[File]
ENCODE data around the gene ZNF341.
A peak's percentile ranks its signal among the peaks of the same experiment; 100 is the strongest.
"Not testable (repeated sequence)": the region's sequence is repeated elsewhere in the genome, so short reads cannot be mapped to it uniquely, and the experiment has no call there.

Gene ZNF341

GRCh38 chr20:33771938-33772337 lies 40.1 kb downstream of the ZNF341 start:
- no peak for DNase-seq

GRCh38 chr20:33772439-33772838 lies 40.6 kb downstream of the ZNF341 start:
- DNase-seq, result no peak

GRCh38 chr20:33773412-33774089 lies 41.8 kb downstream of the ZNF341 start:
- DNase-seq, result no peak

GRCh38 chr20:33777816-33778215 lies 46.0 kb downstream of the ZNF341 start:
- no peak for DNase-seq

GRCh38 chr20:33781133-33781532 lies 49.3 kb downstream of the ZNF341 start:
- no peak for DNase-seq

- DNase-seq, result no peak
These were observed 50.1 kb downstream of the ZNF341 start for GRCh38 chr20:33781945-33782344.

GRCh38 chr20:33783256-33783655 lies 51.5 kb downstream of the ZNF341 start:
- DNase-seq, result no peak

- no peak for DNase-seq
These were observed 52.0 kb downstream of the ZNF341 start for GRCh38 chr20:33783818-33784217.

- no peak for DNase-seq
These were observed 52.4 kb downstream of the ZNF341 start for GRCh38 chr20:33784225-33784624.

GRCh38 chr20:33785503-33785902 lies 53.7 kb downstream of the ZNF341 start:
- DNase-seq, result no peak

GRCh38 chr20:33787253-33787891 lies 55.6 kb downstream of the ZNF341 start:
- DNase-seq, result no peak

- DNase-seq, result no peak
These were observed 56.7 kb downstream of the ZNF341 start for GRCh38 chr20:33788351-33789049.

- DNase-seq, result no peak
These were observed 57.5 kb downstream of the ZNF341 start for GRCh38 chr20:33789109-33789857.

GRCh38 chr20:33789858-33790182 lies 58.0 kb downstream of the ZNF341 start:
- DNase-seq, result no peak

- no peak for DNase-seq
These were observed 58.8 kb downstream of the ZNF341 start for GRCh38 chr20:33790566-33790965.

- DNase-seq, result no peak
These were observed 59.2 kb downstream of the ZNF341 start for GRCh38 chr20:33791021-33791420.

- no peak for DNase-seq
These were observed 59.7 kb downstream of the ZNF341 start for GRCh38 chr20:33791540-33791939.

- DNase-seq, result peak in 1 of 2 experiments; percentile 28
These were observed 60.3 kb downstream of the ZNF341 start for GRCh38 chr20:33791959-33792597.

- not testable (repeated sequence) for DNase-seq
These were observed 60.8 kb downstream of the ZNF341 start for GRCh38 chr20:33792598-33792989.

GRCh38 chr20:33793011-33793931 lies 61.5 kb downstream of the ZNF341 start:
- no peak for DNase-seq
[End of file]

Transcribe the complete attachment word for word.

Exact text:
ENCODE data around the gene ZNF341.
A peak's percentile ranks its signal among the peaks of the same experiment; 100 is the strongest.
"Not testable (repeated sequence)": the region's sequence is repeated elsewhere in the genome, so short reads cannot be mapped to it uniquely, and the experiment has no call there.

Gene ZNF341

GRCh38 chr20:33771938-33772337 lies 40.1 kb downstream of the ZNF341 start:
- no peak for DNase-seq

GRCh38 chr20:33772439-33772838 lies 40.6 kb downstream of the ZNF341 start:
- DNase-seq, result no peak

GRCh38 chr20:33773412-33774089 lies 41.8 kb downstream of the ZNF341 start:
- DNase-seq, result no peak

GRCh38 chr20:33777816-33778215 lies 46.0 kb downstream of the ZNF341 start:
- no peak for DNase-seq

GRCh38 chr20:33781133-33781532 lies 49.3 kb downstream of the ZNF341 start:
- no peak for DNase-seq

- DNase-seq, result no peak
These were observed 50.1 kb downstream of the ZNF341 start for GRCh38 chr20:33781945-33782344.

GRCh38 chr20:33783256-33783655 lies 51.5 kb downstream of the ZNF341 start:
- DNase-seq, result no peak

- no peak for DNase-seq
These were observed 52.0 kb downstream of the ZNF341 start for GRCh38 chr20:33783818-33784217.

- no peak for DNase-seq
These were observed 52.4 kb downstream of the ZNF341 start for GRCh38 chr20:33784225-33784624.

GRCh38 chr20:33785503-33785902 lies 53.7 kb downstream of the ZNF341 start:
- DNase-seq, result no peak

GRCh38 chr20:33787253-33787891 lies 55.6 kb downstream of the ZNF341 start:
- DNase-seq, result no peak

- DNase-seq, result no peak
These were observed 56.7 kb downstream of the ZNF341 start for GRCh38 chr20:33788351-33789049.

- DNase-seq, result no peak
These were observed 57.5 kb downstream of the ZNF341 start for GRCh38 chr20:33789109-33789857.

GRCh38 chr20:33789858-33790182 lies 58.0 kb downstream of the ZNF341 start:
- DNase-seq, result no peak

- no peak for DNase-seq
These were observed 58.8 kb downstream of the ZNF341 start for GRCh38 chr20:33790566-33790965.

- DNase-seq, result no peak
These were observed 59.2 kb downstream of the ZNF341 start for GRCh38 chr20:33791021-33791420.

- no peak for DNase-seq
These were observed 59.7 kb downstream of the ZNF341 start for GRCh38 chr20:33791540-33791939.

- DNase-seq, result peak in 1 of 2 experiments; percentile 28
These were observed 60.3 kb downstream of the ZNF341 start for GRCh38 chr20:33791959-33792597.

- not testable (repeated sequence) for DNase-seq
These were observed 60.8 kb downstream of the ZNF341 start for GRCh38 chr20:33792598-33792989.

GRCh38 chr20:33793011-33793931 lies 61.5 kb downstream of the ZNF341 start:
- no peak for DNase-seq